From an email by Jocie to the Botany/Mycology Group on May 17. Click a photo to enlarge it.
Last week we took a walk along Cumberland Marsh from Jumbo’s cabin to the coal hills above the old Japanese townsite. Many blooming shrubs and other lovely plants. If anyone has the answer to the “mystery plant” (#11 and #12) let me know.
Thanks to Véronique for the photos!
A few highlights:
- Cascara (Frangula purshiana). The well-defined veins of the leaves give it a “washboard” appearance. Doesn’t have toothed edges like the red alder. Bark used to be stripped and sold for its laxative properties. Old-timers remember harvesting from our area.
- Black twinberry (Lonicera involucrata). Twinned yellow flowers develop into twinned black berries (not edible).
- Red elderberry (Sambucus racemosa). Sprays of white blooms. Bright red non-edible berries coming soon (birds eat them).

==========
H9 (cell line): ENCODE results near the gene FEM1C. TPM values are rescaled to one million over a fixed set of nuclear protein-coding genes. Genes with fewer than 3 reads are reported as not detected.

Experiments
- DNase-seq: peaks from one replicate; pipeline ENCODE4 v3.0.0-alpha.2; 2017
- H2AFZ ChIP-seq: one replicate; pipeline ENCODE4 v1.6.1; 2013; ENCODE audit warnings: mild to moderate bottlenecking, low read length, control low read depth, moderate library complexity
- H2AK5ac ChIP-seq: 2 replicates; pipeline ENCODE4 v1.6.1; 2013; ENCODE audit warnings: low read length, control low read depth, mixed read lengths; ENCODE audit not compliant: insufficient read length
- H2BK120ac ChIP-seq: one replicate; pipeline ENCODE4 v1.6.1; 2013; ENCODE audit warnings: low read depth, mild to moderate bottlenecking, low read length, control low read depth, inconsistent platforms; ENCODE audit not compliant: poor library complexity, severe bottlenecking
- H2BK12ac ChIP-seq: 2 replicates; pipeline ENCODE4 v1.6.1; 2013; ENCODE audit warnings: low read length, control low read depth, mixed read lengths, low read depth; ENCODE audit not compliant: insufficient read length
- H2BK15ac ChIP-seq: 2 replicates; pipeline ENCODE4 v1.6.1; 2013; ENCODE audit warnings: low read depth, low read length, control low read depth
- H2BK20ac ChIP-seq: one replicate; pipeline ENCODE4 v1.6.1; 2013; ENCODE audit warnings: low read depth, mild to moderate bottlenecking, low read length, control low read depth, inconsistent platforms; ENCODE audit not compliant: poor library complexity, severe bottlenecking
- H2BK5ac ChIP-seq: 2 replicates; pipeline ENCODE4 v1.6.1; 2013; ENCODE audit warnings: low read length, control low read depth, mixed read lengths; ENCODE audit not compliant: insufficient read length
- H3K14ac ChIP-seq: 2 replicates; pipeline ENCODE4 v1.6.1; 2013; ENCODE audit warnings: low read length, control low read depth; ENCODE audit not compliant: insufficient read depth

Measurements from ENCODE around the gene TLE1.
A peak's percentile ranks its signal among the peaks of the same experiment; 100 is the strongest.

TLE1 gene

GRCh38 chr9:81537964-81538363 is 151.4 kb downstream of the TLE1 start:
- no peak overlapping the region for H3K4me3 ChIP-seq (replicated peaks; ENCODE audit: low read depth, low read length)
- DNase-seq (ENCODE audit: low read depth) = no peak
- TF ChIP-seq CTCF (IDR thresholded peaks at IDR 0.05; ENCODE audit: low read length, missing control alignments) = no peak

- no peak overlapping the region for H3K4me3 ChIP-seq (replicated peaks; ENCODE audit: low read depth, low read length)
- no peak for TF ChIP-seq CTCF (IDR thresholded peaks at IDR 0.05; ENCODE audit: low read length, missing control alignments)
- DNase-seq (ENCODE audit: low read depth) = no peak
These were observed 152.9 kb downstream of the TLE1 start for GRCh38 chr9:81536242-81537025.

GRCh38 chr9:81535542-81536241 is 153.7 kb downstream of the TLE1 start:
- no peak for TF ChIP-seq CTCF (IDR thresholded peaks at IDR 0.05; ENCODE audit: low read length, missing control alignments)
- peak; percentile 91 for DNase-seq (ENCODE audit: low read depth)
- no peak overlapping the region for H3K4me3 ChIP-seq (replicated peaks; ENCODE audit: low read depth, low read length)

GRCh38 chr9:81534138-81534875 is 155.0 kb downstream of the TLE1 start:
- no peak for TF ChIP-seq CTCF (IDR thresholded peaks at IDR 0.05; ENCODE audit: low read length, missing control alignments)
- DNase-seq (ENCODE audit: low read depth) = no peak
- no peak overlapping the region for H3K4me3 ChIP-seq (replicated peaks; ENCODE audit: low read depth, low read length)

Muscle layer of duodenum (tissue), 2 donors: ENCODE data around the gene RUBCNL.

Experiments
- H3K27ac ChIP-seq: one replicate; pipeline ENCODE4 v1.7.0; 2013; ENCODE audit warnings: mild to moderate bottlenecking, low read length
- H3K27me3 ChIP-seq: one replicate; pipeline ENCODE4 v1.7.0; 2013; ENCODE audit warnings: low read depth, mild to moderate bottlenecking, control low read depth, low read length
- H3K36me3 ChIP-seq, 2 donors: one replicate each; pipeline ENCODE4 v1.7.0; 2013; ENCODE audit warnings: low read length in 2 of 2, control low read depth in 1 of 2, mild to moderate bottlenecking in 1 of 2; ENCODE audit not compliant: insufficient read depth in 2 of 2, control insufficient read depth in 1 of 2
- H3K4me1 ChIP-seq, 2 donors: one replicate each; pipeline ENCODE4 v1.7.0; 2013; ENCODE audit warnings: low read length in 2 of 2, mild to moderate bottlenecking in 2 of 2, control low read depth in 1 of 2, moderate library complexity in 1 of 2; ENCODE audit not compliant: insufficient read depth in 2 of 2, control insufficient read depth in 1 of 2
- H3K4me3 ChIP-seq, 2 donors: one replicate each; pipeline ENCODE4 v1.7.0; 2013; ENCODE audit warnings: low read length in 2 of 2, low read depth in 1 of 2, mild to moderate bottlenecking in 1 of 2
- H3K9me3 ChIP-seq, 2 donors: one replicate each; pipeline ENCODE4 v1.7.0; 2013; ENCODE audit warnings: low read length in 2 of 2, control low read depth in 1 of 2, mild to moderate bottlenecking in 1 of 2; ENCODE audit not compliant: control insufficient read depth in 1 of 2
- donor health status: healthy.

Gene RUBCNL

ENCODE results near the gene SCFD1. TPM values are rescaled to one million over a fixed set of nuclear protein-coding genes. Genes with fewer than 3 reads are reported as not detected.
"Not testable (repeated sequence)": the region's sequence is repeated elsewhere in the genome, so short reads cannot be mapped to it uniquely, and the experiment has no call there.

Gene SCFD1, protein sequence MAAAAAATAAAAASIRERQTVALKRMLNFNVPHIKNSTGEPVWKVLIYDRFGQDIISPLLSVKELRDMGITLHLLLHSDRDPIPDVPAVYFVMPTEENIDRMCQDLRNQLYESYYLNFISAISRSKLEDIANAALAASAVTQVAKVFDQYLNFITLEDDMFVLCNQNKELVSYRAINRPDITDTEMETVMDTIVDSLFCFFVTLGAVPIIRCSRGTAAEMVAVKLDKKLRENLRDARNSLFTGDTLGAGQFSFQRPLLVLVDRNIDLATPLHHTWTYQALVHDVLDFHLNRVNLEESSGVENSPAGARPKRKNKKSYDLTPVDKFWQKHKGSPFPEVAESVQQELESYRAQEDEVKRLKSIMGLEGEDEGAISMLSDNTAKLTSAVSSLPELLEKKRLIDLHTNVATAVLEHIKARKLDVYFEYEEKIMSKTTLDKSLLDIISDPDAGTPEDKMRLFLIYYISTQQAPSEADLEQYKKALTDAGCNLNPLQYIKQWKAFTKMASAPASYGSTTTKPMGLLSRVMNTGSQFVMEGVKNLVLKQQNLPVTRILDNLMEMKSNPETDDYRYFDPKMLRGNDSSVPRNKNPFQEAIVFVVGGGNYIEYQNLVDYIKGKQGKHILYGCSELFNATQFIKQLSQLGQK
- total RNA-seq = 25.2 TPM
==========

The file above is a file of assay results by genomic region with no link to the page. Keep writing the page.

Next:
- Red huckleberry (Rubus parvifolium). Inconspicuous green bell-like flowers.
- Vanilla-leaf (Achlys triphylla). Spikes of white flowers are appearing now.
- Kinnikinnick (Arctostaphylos uva-ursi). Likes drier sunny sites, as seen here on the edges of the coal hill.
- Marsh cinquefoil (Comarum palustre). Likes to have its feet wet: look for it in marshes, bogs and along pond edges.
- Western yellow pond lily (Nuphar polysepala). I was out in the canoe recently and noticed just how many insects, spiders and birds use lily pads as landing platforms. The lilies support a whole ecosystem above and below the surface.
- Western yew (Taxus brevifolia). An often overlooked tree….most that we see are small and scraggly, but in an old-growth forest they are larger and more conspicuous.
- Western yew bark: peeling and a reddish mahogany colour, reminiscent of arbutus.
- Everyone loves a plant mystery….there are quite a few gone-wild garden plants in the Cumberland marsh area which are remnants from the old townsite. This one had us stumped, maybe some sort of saxifrage??
- Mystery plant flower close-up.